Team Selected to Engage with Washington Policymakers on Undergraduate Research
The Council on Undergraduate Research selected two Embry-Riddle students and one faculty member to participate in the inaugural Scholars Transforming Through Research (STR) program. Congratulations to Clarissa Pavao ('23), Space Physics; Amanda Zhu ('23), Aviation Business Administration; and Dr. Noel D. Richardson, Assistant Professor of Physics and Astronomy.
The three will work together to communicate the importance of undergraduate research, scholarship and the creative inquiry experience.
“The goal is to get undergraduate researchers in front of policymakers and to impact and engage with organizations such as the National Science Foundation and others,” said Richardson.
This six-month program kicked off with a two-day training session in Washington D.C. where scholars learned how to develop policy briefs.
“They train you how to write it, what goes into it, how to make it work for different audiences,” said Richardson.
Over the next several months, the team will work to define and refine their project, with the help of periodic online STR mentoring sessions before pitching to policymakers at a Virtual Spring Showcase in April 2023. There are 75 teams participating in the program, representing 62 institutions from 28 states.
“The Washington trip was one of the best academic trips I have ever experienced. This is such a wonderful opportunity. We met a lot of researchers from various universities and learned how to influence the world and help more people through research,” said Zhu.
Space Physics student Clarissa Pavao ('23) at the Prescott, Arizona campus. (Photo: Embry-Riddle / Connor McShane)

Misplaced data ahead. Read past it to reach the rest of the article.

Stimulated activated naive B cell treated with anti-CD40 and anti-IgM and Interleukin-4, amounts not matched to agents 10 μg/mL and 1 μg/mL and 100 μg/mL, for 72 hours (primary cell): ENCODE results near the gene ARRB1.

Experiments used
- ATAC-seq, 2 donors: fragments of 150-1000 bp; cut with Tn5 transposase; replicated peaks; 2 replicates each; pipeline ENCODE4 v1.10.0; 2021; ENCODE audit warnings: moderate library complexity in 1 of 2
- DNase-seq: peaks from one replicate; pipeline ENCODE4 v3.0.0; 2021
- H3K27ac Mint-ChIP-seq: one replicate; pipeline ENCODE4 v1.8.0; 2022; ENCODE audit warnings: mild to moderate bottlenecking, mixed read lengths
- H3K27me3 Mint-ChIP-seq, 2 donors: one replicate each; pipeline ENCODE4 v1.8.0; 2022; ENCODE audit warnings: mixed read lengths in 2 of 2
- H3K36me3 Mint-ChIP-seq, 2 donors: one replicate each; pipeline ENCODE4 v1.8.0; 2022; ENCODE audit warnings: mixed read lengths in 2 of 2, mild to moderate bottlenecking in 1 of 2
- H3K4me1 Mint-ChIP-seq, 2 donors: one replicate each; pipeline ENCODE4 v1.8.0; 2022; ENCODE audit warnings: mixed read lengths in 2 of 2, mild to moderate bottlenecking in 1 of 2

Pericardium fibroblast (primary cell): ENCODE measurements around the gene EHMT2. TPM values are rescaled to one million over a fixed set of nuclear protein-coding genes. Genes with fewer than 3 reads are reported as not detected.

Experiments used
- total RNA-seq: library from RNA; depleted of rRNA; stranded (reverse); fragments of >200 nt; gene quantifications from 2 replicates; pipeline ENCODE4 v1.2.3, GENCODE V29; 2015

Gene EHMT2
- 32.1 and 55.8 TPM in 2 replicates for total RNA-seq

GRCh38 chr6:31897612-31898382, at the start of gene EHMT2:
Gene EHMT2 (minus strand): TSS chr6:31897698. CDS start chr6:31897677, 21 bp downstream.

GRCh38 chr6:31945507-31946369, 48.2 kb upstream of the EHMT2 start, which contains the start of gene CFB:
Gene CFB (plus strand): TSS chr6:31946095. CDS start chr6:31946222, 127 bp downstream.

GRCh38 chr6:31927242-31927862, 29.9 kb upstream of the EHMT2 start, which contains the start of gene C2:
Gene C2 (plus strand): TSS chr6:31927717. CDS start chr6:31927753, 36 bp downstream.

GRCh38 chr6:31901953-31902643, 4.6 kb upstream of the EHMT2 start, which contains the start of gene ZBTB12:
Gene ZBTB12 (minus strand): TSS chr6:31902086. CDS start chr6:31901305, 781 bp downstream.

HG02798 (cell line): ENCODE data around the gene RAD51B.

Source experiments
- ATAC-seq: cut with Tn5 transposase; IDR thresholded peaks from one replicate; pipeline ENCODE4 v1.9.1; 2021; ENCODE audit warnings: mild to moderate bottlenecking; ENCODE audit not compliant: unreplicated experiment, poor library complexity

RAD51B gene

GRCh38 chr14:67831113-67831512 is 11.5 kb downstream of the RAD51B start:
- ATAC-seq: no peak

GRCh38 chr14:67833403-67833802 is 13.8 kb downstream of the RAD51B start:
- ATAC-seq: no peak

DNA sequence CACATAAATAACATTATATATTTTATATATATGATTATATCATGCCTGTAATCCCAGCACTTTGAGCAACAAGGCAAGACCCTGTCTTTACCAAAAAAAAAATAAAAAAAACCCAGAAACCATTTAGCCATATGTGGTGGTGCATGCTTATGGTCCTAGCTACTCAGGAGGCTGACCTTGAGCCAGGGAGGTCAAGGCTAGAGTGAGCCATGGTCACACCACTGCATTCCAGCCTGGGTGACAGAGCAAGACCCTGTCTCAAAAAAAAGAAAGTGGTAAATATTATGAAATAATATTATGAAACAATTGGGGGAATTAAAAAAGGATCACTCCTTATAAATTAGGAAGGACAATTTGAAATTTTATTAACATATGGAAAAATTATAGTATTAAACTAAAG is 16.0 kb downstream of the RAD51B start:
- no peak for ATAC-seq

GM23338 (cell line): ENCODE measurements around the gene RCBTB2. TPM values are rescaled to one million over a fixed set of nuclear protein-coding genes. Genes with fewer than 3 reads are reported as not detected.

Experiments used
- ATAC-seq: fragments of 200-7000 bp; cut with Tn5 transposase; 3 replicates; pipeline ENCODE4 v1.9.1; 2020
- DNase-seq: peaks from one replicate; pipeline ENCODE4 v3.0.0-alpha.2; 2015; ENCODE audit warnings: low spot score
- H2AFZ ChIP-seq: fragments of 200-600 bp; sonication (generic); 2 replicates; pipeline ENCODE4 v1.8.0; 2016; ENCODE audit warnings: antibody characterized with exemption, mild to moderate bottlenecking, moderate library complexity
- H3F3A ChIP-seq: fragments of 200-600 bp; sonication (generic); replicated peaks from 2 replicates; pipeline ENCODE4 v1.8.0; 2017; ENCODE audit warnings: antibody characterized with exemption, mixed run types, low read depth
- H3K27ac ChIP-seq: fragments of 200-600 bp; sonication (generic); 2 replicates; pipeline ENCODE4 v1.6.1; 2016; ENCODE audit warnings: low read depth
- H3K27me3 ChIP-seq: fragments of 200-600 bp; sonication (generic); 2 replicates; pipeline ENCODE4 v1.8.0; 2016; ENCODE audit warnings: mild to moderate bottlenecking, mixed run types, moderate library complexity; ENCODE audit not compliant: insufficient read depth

“The experience was really eye-opening. I had no idea other universities in the U.S. don’t have the access to undergraduate research funding like we do here,” said Pavao. “At Embry-Riddle, students can apply for their own research funding (with a research mentor). Elsewhere, most students must rely on their mentor to apply for external grants that are usually very competitive, and funding is very limited for most of them.”
“We want to work on ways of bolstering undergraduate research through national funding mandates like the recently passed CHIPS act,” said Richardson. Specifically, the CHIPS and Science Act of 2022 has language in Section 10312 to “provide students with hands-on training and research experiences” and to “develop and scale up successful models for providing students with hands-on course-based research experiences.”
Although the CHIPS act was passed into law in August 2022, funding has not yet been allocated to specific projects creating an opportunity to advocate for more course-based, undergraduate research.
“I found the CUR program to be extremely helpful. We learned how to write policies for congressional members, and we learned how to contact those members and pitch our policies. This opportunity was so enlightening and super fun to meet new people and talk about everyone’s different research projects,” said Pavao.
“We are excited to be a part of the inaugural CUR STR program as it expands our ability to advocate for undergraduate research and scholarly and creative inquiry (URSCI) within our community and at the national and international levels. It also gives our students an opportunity to take a leadership role in this process,” said Dr. Anne Boettcher, Assistant Dean of Researcher, Undergraduate Research Institute.